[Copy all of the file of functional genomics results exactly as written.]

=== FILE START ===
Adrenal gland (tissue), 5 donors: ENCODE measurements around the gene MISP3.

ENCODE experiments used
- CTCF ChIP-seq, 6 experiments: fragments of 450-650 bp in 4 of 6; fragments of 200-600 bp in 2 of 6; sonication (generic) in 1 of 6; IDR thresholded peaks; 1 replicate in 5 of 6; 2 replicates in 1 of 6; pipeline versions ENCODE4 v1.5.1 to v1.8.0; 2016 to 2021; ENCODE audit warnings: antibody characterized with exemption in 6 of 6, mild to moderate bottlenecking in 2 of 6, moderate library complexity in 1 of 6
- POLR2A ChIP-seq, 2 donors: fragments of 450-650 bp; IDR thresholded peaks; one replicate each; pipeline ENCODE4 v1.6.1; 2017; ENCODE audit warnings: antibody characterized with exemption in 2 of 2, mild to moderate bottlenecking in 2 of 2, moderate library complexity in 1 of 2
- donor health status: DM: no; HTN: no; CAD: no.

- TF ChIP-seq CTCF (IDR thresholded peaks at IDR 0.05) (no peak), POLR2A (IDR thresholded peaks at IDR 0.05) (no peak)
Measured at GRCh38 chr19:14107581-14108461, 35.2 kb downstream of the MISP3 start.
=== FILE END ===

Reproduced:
Adrenal gland (tissue), 5 donors: ENCODE measurements around the gene MISP3.

ENCODE experiments used
- CTCF ChIP-seq, 6 experiments: fragments of 450-650 bp in 4 of 6; fragments of 200-600 bp in 2 of 6; sonication (generic) in 1 of 6; IDR thresholded peaks; 1 replicate in 5 of 6; 2 replicates in 1 of 6; pipeline versions ENCODE4 v1.5.1 to v1.8.0; 2016 to 2021; ENCODE audit warnings: antibody characterized with exemption in 6 of 6, mild to moderate bottlenecking in 2 of 6, moderate library complexity in 1 of 6
- POLR2A ChIP-seq, 2 donors: fragments of 450-650 bp; IDR thresholded peaks; one replicate each; pipeline ENCODE4 v1.6.1; 2017; ENCODE audit warnings: antibody characterized with exemption in 2 of 2, mild to moderate bottlenecking in 2 of 2, moderate library complexity in 1 of 2
- donor health status: DM: no; HTN: no; CAD: no.

- TF ChIP-seq CTCF (IDR thresholded peaks at IDR 0.05) (no peak), POLR2A (IDR thresholded peaks at IDR 0.05) (no peak)
Measured at GRCh38 chr19:14107581-14108461, 35.2 kb downstream of the MISP3 start.